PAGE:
Sunday, October 16, 2016

First Photos from the Banquet!

Here is the first batch of photos from the Feast of Biblical Flora & Fauna at the Biblical Museum of Natural History! Thank you to our amazing photographer, Mordechai Gordon (, Yehuda Schwartz for the stunning setup, and Chef Moshe Basson for the incredible food! The book that we published in conjunction with the banquet is available at the museum office for 50 NIS. Enjoy the photos! And if you haven't visited the museum yet, book your tour now at!




Tuesday, October 11, 2016

When is an Apology Sincere?

(Sorry for the slow pace of posts! It's been a wild few weeks of traveling the length and breadth of Israel collecting (and shechting) animals for my museum dinner this Thursday, and writing a book to accompany it!)

Erev Yom Kippur is a challenging time for me, because it's the anniversary of the ban on my books, the effects of which continue to ripple through to this very day, twelve years later. But I'm not going to detail the specifics of what happened today, because that would just depress everybody. Instead, I want to mention something else.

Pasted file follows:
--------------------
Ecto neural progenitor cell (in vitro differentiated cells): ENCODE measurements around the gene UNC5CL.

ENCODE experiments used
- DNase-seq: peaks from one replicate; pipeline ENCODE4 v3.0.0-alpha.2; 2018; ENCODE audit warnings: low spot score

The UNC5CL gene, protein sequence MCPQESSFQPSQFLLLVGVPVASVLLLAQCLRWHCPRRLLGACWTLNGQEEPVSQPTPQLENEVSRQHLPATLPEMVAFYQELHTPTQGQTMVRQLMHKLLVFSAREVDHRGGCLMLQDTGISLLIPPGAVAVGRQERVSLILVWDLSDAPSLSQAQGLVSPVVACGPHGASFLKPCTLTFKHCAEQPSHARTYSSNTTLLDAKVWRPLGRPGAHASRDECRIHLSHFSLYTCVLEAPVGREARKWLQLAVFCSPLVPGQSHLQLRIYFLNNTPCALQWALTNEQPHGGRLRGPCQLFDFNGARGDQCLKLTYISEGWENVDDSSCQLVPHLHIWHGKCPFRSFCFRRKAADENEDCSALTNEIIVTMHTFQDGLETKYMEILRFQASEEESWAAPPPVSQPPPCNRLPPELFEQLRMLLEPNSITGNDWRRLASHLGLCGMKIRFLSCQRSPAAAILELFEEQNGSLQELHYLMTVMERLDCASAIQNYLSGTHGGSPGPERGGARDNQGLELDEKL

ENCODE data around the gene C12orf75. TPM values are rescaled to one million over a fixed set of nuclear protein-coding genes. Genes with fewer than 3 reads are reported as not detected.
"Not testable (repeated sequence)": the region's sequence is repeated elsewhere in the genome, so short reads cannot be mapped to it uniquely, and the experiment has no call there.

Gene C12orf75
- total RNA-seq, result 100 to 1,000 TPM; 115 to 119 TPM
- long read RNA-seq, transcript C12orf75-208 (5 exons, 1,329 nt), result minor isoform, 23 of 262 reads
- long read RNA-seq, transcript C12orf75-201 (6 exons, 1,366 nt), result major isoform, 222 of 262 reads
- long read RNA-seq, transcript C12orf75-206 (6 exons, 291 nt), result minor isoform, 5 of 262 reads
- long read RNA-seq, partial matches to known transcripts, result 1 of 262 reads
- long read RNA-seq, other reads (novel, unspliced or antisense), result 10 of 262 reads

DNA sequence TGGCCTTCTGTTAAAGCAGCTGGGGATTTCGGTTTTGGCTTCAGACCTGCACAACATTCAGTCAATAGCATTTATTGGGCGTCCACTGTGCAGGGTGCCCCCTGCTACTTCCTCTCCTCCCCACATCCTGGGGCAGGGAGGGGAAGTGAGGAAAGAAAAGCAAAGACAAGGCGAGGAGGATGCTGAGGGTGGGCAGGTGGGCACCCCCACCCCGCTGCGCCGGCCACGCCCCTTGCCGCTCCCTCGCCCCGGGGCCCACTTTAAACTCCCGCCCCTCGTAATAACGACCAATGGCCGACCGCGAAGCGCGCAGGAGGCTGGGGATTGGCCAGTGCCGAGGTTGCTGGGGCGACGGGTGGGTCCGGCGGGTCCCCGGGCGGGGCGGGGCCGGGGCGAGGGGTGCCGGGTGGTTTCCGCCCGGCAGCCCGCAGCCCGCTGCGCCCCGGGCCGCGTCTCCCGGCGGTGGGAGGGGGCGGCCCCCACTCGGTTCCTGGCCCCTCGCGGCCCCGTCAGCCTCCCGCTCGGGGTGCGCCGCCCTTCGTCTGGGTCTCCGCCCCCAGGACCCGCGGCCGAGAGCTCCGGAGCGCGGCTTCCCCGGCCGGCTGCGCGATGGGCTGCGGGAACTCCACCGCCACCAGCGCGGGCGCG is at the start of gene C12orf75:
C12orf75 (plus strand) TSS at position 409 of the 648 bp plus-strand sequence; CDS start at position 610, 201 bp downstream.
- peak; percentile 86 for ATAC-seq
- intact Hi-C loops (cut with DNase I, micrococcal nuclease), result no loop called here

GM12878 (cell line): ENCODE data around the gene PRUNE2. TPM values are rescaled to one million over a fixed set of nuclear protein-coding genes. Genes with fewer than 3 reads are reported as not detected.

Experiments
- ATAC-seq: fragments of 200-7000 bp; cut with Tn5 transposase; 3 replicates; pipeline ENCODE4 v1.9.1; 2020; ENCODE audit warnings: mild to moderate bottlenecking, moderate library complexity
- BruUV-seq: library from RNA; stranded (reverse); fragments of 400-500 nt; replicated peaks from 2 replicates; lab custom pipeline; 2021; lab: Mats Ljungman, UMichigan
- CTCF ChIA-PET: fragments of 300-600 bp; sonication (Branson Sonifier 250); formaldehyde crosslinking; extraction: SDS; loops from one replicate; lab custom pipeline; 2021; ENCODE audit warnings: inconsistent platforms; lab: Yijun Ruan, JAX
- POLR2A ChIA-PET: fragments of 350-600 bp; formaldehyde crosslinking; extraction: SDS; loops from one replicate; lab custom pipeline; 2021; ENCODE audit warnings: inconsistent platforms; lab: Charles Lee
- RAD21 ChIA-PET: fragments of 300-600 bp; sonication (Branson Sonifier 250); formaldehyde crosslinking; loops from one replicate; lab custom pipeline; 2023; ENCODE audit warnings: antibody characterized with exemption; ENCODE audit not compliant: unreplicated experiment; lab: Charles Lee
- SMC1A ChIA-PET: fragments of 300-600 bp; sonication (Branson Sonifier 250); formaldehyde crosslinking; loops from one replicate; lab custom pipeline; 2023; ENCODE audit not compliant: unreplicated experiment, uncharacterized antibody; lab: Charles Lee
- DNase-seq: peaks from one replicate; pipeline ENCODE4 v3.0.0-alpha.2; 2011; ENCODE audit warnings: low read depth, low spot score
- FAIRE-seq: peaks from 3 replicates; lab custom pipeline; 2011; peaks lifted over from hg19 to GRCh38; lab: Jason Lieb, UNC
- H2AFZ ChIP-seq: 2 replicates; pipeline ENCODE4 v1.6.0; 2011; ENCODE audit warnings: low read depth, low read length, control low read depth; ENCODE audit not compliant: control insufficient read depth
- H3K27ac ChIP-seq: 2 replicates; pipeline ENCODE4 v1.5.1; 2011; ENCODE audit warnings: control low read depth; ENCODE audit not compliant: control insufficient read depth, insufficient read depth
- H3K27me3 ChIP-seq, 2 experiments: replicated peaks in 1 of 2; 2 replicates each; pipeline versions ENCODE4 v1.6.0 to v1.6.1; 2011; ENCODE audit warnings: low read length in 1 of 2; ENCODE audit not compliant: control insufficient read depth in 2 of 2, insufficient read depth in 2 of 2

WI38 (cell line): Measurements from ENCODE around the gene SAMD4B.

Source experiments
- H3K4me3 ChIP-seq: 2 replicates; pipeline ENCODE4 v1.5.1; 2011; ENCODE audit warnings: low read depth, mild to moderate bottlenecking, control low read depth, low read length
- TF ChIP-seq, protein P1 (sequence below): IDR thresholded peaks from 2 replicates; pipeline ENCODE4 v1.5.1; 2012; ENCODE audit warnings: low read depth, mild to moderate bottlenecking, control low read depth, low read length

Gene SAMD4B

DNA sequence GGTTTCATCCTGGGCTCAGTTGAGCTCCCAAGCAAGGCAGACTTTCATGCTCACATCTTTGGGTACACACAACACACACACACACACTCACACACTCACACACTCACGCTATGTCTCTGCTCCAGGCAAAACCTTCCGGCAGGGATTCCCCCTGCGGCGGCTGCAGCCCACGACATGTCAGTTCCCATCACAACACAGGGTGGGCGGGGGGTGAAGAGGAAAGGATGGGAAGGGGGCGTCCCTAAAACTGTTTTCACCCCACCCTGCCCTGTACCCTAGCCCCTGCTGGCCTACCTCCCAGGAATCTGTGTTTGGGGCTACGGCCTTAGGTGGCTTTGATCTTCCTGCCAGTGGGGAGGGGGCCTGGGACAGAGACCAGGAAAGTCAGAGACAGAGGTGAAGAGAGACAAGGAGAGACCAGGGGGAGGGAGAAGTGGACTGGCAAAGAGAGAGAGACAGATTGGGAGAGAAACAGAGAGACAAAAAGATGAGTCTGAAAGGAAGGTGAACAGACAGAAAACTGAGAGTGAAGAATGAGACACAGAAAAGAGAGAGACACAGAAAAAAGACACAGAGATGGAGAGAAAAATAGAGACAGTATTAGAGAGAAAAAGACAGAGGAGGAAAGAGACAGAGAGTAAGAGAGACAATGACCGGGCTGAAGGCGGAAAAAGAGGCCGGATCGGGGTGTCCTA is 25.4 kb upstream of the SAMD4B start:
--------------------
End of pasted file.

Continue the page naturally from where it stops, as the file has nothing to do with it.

Why do people ask for mechilah (forgiveness) on erev Yom Kippur? Hopefully, the gravitas of the season has led them to genuinely reflect upon, and regret, some of their actions. But on other occasions, it's just a matter of people feeling good about themselves that they've fulfilled a religious obligation. I find that apologies that are issued when it isn't the aseres yemei teshuvah are usually more convincing. Here is a beautiful apology that I received a few weeks ago:
On a personal level, I would like to ask you mechila. I first read your book, "Sacred Monsters" when I was 19, I initially thought it was very good and my father who is a Rabbi told me it was fine. 

Then I went to Yeshivas XXXX where your name is less than mud. I became fanatically Charedi and spent a lot of time besmirching you and aggressively disagreeing with all that you said. 

However, over time I mellowed significantly, left the Yeshiva and now have a great respect for everything you have written in your blogs and in your books.

Now, that is someone whom I can wholeheartedly forgive! I know exactly what it is like to be brainwashed by a yeshivah into besmirching others, because it happened to me too. And I greatly respect this person for coming forward to apologize. Kol hakavod to him!

Wishing everyone a gmar chatima tova!

Thursday, October 6, 2016

Denial - On Both Sides